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GMAT: Data sufficiency 20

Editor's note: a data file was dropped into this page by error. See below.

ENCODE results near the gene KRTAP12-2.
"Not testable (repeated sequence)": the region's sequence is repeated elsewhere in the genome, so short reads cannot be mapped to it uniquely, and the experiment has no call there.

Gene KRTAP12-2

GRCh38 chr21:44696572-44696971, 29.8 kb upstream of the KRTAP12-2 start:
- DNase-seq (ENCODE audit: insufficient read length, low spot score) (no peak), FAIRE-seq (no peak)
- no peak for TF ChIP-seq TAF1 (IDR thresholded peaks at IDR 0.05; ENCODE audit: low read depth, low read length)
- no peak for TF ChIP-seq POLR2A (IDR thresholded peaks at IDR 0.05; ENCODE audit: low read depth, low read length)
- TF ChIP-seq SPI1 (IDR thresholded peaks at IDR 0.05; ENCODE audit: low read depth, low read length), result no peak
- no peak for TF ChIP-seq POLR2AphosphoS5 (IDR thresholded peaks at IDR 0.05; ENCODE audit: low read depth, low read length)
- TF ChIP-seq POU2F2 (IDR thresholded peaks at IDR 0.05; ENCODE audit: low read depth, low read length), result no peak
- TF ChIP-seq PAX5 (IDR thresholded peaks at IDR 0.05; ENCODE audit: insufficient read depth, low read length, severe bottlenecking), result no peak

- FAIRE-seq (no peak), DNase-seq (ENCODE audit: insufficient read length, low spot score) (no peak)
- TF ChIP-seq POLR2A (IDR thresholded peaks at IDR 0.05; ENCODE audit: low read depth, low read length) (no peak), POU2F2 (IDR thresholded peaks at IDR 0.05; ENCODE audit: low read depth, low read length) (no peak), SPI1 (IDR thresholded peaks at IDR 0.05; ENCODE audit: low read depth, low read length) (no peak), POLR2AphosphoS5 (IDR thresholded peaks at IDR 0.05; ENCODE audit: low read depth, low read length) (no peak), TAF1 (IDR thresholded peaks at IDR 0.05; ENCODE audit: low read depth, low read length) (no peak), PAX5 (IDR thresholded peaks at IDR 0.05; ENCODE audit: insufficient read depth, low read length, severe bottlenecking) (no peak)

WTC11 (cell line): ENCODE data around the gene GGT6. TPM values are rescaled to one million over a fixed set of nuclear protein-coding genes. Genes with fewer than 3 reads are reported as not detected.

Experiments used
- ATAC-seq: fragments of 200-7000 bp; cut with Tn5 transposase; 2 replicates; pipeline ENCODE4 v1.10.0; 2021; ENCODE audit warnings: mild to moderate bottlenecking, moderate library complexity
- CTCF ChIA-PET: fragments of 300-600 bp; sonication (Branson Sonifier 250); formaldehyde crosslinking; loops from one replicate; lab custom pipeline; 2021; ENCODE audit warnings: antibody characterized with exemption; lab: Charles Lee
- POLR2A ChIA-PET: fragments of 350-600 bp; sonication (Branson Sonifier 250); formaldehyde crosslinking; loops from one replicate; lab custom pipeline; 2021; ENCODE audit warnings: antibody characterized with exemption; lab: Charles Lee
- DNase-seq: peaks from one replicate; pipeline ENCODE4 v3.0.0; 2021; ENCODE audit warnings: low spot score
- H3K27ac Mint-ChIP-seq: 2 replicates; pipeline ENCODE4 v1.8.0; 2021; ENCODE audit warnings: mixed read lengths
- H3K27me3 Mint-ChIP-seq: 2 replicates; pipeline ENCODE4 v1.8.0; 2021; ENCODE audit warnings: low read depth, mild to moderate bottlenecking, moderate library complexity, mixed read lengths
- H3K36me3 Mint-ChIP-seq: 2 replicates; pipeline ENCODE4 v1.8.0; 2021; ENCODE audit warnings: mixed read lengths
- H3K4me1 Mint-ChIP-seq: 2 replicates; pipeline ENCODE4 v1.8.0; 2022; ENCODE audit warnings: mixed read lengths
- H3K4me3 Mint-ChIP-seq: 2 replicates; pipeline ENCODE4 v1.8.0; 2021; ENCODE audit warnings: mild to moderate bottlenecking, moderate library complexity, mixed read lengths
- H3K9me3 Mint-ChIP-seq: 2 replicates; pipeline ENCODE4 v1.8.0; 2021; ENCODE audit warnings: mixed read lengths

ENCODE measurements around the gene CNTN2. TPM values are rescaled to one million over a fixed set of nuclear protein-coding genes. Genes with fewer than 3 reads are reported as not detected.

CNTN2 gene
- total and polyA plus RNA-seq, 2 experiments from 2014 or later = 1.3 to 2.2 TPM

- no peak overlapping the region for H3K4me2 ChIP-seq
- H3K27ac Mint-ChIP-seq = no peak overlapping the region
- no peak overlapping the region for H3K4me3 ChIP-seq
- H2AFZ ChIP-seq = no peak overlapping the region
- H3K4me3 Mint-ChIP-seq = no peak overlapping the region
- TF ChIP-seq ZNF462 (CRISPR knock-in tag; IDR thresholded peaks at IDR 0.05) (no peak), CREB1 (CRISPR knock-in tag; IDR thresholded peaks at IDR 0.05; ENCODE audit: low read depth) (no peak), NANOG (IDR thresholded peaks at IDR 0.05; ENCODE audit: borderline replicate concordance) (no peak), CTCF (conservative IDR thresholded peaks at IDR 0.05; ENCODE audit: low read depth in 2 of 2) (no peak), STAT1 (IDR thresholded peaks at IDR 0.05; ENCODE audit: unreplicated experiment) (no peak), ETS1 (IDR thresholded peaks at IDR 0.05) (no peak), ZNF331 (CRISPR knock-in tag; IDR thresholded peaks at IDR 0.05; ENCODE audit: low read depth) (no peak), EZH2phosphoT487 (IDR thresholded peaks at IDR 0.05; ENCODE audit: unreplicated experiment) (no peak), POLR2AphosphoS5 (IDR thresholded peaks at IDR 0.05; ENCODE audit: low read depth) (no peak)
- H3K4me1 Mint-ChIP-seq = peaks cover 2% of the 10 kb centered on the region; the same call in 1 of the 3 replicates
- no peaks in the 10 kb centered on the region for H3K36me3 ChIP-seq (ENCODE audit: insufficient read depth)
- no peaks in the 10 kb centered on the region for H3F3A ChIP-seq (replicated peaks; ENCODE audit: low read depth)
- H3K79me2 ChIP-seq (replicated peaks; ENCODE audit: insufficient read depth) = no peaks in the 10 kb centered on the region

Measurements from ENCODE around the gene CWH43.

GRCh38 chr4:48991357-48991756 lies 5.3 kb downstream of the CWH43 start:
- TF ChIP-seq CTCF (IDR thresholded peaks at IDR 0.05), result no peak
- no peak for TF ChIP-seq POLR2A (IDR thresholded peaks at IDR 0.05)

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We're on problem 87. It says an employee is paid 1.5 times the regular hourly rate for each hour worked in excess of 40 hours per week. OK. So after 40, they get overtime. 1.5 times. Excluding sunday. And 2 times the regular hourly rate for each hour worked on sunday. So each hour worked on Sunday, regardless of whether or not they're above 40 hours. How much was the employee paid last week? OK. So let's see. Statement one tells us the employee's regular hourly rate is $10. $10 per hour is normal. Now based on that, we know what their overtime is. Overtime is 1.5 times, so it's $15 an hour. And it tells us that sunday is double that. $20 an hour. All of that was said in the problem description, I guess you could call it. But we still don't know how much they were paid because we don't know how many hours they worked and when those hours happened to be. So it's still not enough information. Statement number two. It says last week the employee worked a total of 54 hours but did not work more than 8 hours on any day. OK. So let's think about that. If you worked no more than 8 hours in a day, how many days would you have to work? Well you would have to work-- I guess at minimum, you'd have to work 6 days for 8 hours. And 1 day you would work for 6 hours. Right? Or there's other ways you could say it. You could have all 7 days you could be working-- for how many times does 7 go into-- you could be working 7 6/7 hours a day. Now neither of these help us because we don't know where the hours were allocated. We don't know how many of these hours ended up on sunday. Because that's a critical question. And we know that there was some overtime in some form, right? But we don't know if that was sunday overtime or if that was regular overtime. Imagine working 7 6/7 hours every day. Then you would have 7 6/7 hours for monday through friday, then you get some overtime for saturday as soon as you got above 40 hours. And then on sunday you would get paid double. But then you have this situation. Maybe sunday is a day you worked 6 hours. Or maybe sunday is one of the days you worked 8 hours. So we don't know. So, this problem, there's not enough information to solve this problem. 88. What was the revenue that a theater received from the sale of 400 tickets, some of which were sold at the full price, and the remainder which were sold at reduced price? OK, fair enough. The number of tickets sold at full price-- so this is statement number one-- so immediately we know that there were 400 tickets sold. And that is the number of full-priced tickets plus reduced priced tickets. It's equal to 400, right? Wait. Some of which were sold at full price and the remainder of which-- oh, they want to know the revenue. OK. They want to know the revenue. So we have to know how much we got for each of these tickets in order be able to figure it out. So number one. The number of tickets sold at full price were 1/4 of the total number of tickets sold. So 1/4 times-- what was the total number of tickets sold? Well they already told us that. 400. So it equals 100. And then we could just look at that and that tells us that the reduced price were equal to 300 tickets were sold at the reduced price. But that still doesn't tell us the total revenue because we don't know how much full price was or how much reduced price was. So that's not enough information just yet. Problem two says the full price of a ticket was $25. But we still don't know what the reduced price is. We know the 25 100, or $2,500 were generated from the sale of the full-price ticket. But the reduced price, they don't tell us that. How much did they reduce the price, right? Some of which were sold at full price and the remainder of which were sold at a reduced price. We don't know what that is. It was 25% off? 50% off? We don't know. So unless we know the price of the reduced price ticket, we can't figure this out. So once again, not enough information to solve the problem. Problem 89. What is that, a circle? The circle represents one of the operations plus, minus and times. OK. This is interesting. So they say a circle represents one of the operations plus minus and times is k circle l plus m equal to k circle l plus k circle m for all numbers k, l, and m? Well essentially, what are they doing? They're doing the distributive property, right? They're saying that k-- whatever this operation times l plus n-- is the same thing as k times whatever this operation is with l, plus k whatever this operation is with m. And the only places where the distributive property works is either with multiplication or division. And division isn't one of these properties. So essentially this doesn't work with addition or subtraction. So if essentially we're able to prove or disprove that multiplication is this operator, then we have enough information. This question could be rephrased as: is circle equal to multiplication? So if we can answer this with the statements, then we can answer this top one. Because only multiplication works with this. Or division, but division isn't one of the options. Statement one says k circle 1 is not equal to 1 circle k for some numbers k. Well this immediately tells me that this is not multiplication, right? In fact, this tells me that this is subtraction. Right? Because the only time where k minus 1 is different than 1 minus k, with addition, they'd always be equal to each other. With multiplication they'd always equal each other. So this has to be if you believe statement one, then circle is subtraction. Which tells you that this statement up here is not true. So statement one alone is sufficient to determine whether this statement is true. Or another way to phrase problem, whether circle is equal to multiplication. So statement one is sufficient. Statement one actually tells us that the circle is subtraction. Statement number two. Circle represents subtraction. OK well they just told it outright there. Well so this and this are equivalent information and so they're enough to determine that this up here is not true. Remember, they're not saying, is the statement true? They're just saying, do you have enough information to figure it out? And we know that this isn't true because circle is subtraction. And this statement only holds true if the circle is equal to multiplication. So each statement alone is sufficient to solve that problem. Problem 90. How many of the 60 cars sold last month by a certain dealer had neither power windows nor a stereo? OK. So it tells us 60 sold. And we want to know how many had neither power windows nor a stereo. Statement one tells of the 60 cars sold, 20 had a stereo but not power windows. Fair enough. But that still doesn't tell us how many had neither. So let me draw a little circle Venn Diagram here. OK. So that's all 60 cars that were sold. That pool right there, that set. 20 had stereos with no power windows. So let me draw some Venn Diagrams. [SNEEZES] Excuse me. All right. That sneeze that I was talking about a couple of videos ago finally happened and I feel-- [SNEEZES] excuse me. All right. Back to the problem. 20 had stereos with no power windows. So let's say that this is the pool that had stereos. This is the pool that had power windows. And what we care, actually, is what had neither stereo nor power windows. So we care about this outside. Oh, that looks tacky. That's a little garish. But anyway. So if this is stereos, this is power windows, this would be stereos and power windows. You're saying 20 had stereos but no power windows. So that's this right here. So I'll do another fill. Yeah. That's not pleasant to look at. But this is 20 stereo, no power window. But that alone doesn't tell us what this green area is. So what's the second statement? That's too dark. Statement two tells us, of the 60 cars sold, 30 had both power windows and a stereo. So that tells us that this range right here-- let me do it in another tacky color. That tells us that that's how many had power windows and stereos. Let me make sure I have a good color here. So that's 30. I know that you can't see that. OK. So we could answer a couple of questions. We can answer, how many cars sold had stereos in general? Well 50, right? 20 had a stereo, no power windows. 30 had a stereo with power windows. So a total of 50 stereos were sold. We know that. 50 had stereos. But that still doesn't answer our question. Of the 10 that remained-- 60 were total, and there's 10 left within this space and this space. We don't know how those 10 fall out. Maybe 5 had neither and 5 had only power windows with no stereo. Or maybe there were no cars with only power windows and no stereos, and all 10 had neither. So you don't know, even using both statements. So, at least for this one, they haven't given us enough information to figure out how many had neither. They did give us enough information figure out how many stereos got sold, or how many cars with stereos got sold. Anyway. See you in the next video.